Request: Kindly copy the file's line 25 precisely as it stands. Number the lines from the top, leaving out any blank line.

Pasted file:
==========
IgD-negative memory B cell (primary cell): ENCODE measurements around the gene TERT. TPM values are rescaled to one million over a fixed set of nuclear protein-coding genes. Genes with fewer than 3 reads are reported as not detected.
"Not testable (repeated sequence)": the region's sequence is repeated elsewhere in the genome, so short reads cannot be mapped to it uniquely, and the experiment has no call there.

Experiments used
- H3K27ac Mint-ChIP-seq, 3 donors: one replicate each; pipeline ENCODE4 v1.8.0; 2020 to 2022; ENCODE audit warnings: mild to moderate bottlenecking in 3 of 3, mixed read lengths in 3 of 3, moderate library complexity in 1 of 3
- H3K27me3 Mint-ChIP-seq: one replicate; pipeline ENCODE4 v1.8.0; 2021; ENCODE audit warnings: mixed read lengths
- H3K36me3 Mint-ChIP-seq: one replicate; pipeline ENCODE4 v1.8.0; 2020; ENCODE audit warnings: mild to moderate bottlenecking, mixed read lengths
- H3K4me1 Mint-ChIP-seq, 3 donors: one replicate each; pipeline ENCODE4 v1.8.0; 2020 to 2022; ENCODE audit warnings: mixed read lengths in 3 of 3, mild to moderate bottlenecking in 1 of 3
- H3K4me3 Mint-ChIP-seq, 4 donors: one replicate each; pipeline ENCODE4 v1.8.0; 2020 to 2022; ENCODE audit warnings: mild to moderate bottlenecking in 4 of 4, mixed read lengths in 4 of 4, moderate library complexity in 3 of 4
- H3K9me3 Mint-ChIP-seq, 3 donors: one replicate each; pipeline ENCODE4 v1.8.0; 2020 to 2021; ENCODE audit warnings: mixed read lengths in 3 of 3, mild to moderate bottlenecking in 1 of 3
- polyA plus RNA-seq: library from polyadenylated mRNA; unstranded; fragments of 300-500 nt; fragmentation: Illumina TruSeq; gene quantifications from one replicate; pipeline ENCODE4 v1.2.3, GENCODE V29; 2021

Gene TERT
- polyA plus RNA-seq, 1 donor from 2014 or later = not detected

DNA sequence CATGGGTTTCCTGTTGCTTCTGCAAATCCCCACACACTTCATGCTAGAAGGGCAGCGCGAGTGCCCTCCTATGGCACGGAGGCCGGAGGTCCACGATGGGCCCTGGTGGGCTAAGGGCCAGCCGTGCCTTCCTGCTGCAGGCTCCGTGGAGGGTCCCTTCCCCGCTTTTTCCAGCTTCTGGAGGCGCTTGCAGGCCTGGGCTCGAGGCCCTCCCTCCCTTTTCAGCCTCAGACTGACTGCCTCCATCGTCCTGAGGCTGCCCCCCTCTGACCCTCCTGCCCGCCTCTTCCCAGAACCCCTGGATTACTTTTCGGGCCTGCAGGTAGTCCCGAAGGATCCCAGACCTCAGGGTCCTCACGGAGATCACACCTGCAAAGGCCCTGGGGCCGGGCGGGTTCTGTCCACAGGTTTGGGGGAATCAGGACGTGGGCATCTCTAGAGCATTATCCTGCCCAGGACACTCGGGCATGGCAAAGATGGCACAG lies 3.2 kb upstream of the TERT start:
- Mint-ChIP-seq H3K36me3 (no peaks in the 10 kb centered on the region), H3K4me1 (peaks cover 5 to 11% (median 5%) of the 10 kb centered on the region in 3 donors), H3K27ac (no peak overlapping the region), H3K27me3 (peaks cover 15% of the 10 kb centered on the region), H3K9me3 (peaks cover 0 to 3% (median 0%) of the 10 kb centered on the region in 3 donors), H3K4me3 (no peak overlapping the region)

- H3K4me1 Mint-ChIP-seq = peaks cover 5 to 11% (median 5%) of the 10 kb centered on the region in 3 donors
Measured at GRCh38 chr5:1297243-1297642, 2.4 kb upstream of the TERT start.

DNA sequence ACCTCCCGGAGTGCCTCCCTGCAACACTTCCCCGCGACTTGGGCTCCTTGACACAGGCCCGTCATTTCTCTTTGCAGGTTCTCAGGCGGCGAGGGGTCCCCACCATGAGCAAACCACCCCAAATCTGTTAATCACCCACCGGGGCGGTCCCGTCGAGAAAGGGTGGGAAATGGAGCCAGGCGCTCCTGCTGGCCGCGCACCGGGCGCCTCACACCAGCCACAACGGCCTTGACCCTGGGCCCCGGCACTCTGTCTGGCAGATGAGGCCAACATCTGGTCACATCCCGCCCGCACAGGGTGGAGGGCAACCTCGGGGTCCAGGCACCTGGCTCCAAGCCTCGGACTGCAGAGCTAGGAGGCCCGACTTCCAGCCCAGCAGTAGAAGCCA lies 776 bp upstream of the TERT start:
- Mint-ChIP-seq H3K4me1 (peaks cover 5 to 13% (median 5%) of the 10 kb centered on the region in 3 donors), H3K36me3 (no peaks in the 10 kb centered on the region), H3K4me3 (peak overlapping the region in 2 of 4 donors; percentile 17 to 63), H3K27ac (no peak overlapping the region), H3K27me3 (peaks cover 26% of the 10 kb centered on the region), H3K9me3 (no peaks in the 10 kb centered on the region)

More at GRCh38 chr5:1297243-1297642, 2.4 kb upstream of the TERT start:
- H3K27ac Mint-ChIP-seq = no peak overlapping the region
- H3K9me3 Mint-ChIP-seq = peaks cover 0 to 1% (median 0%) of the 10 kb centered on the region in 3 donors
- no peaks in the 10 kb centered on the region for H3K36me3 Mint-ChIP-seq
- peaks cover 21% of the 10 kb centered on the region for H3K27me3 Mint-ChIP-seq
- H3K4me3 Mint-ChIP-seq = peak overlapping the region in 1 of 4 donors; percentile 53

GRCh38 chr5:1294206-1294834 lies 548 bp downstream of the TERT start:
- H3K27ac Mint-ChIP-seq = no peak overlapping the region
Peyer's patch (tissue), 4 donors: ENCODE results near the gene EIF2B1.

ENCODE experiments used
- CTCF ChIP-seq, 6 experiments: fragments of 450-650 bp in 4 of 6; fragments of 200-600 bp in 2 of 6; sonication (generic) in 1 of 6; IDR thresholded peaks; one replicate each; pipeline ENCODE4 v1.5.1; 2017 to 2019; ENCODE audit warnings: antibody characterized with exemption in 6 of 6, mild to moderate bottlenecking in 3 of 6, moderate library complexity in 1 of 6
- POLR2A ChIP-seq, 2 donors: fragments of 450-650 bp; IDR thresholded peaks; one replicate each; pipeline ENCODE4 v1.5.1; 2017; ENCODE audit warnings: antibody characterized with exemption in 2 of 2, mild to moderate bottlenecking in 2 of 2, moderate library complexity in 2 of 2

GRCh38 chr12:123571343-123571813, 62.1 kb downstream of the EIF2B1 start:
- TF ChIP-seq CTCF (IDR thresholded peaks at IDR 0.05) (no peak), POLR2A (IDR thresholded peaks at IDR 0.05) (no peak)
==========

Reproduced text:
GRCh38 chr5:1294206-1294834 lies 548 bp downstream of the TERT start: